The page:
Mexican Free-Tailed Bat Facts

Mexican Free-Tailed Bat Profile

The Mexican free-tailed bat, also called the Brazilian free-tailed bat, is a fast-flying, small bat found across North, Central and South America.

Unlike most other bat species, they belong to a family of bats known for their free-hanging tails which extend past their lower wing membrane.

Like other free-tailed bats, the Mexican free-tailed bat is also an excellent flier, capable of flying at much higher heights than most other types of bat. They are also extremely fast, and and broken the record for the fastest verified flying speed in level flight of any animal.

Mexican free-tailed Bat

Mexican Free-Tailed Bat Facts Overview

Habitat: Caves and made-made buildings
Location: North, Central and South America
Lifespan: 8 years in the wild
Size: Body length 85mm. Tail length 40mm. Wingspan 280mm
Weight: 7 – 12 grams
Color: Small brown bat with short, wrinkled face and large ears. Tail hangs freely behind body
Diet: Insectivorous
Predators: Raptors, snakes and small carnivorous mammals
Top Speed: 160 kph (100 mph)
No. of Species:
Conservation Status:
Least Concern

These curious bats are highly adaptable and therefore are found through the Americas. They prefer to roost in large, dark caves, but are also commonly found in large buildings, under bridges and even highway underpasses.

The Mexican free-tailed bat is a sociable mammal, often found in colonies consisting of hundreds of thousands of individuals or more. They are strictly nocturnal, leaving the roost after sunset in search of their insect prey.

Like all insect-eating bats, the Mexican free-tailed bat captures prey through echolocation. By producing high frequency sounds, these pulses bounce off objects and the echo allows the bat to distinguish what that object is. This allows them to capture small insects which themselves are capable of flying at relatively fast speeds. Mexican free-tailed bats will feed on most flying insects, especially moths, flies, beetles and dragonflies.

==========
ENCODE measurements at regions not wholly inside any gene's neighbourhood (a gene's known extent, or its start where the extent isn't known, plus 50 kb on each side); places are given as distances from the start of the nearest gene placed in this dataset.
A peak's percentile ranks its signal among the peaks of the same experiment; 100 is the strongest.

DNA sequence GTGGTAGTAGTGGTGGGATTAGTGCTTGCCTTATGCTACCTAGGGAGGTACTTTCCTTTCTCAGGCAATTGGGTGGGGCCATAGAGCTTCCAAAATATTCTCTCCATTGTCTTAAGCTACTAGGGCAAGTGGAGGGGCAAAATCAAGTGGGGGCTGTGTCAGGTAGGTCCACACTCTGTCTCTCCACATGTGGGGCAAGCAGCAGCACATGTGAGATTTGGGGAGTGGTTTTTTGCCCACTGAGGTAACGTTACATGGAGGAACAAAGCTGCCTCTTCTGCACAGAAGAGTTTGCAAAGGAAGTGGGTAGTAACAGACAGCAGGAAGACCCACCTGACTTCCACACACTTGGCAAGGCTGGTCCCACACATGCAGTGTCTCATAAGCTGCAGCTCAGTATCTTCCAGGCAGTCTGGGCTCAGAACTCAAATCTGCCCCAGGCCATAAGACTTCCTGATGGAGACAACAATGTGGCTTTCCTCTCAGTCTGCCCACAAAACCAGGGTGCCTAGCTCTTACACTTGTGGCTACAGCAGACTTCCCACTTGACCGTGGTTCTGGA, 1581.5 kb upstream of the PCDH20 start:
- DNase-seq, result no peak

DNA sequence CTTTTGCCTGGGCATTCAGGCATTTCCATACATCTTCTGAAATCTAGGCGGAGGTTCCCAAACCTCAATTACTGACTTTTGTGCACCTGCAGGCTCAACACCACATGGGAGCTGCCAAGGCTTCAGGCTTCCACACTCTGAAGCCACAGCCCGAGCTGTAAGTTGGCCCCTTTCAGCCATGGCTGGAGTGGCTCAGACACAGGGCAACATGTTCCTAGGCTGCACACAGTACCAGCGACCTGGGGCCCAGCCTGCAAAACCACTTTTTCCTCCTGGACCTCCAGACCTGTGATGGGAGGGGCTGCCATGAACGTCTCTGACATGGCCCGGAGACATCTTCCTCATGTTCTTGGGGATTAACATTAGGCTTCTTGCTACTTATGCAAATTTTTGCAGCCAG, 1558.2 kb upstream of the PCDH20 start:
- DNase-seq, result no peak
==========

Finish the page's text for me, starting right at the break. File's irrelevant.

Though they are excellent hunters themselves, Mexican free-tailed bats are also predated on by many other predators. Roosting in huge colonies can make individuals easy prey for snakes, skunks, raccoons and opossums. When in flight they are at their most vulnerable upon leaving their roost, where owls, kites and hawks swoop down upon the masses of bats in hope of catching the weaker or more unsuspecting individuals.

Mexican free-tailed bats, though found in huge numbers, produce only a single pup each year. After around 3 months, the pup is born upside down and has to find its own way to its mother’s milk. After the first feed however, the pups are left in a large group, known as a crèche. Here the young bats huddle together to keep warm while their mothers are out hunting. In order to locate their young amongst all the other pups on their return, female Mexican free-tailed bats are able to identify both the individual call and scent of their offspring.

As is the case with most bats, Mexican free-tailed bats play a crucial role in the ecosystem.

Due to their large numbers, colonies are able to consume huge amounts of insects in a single night. Many of the insects they eat are known as crop pests and the bats presence in an area actively benefits farmers through keeping pest numbers down.

Interesting Mexican Free-Tailed Bat Facts

1. They are the fastest flying animals in the world

Of all their interesting traits, the flying ability of the Mexican free-tailed bat is perhaps the most astonishing. For such a small animal, they are able to reach heights and speeds that few other bats (and even some birds) are able to attain.

In 2016, researchers recorded an individual bat rocketing out of its nesting area at 160 kmph during periods of low to no wind. This makes the mexican-free tailed bat the fastest flying animal in level flight, let alone bat species.

They can also fly at heights over 10,000 feet, which also makes them the highest flying bat species in the world. 1

Mexican Free-Tailed Bat

2. Their colonies can consist of millions of bats

Although colonies can consist of any number of individuals, where roosting sites are large enough, their colonies can contain millions of bats.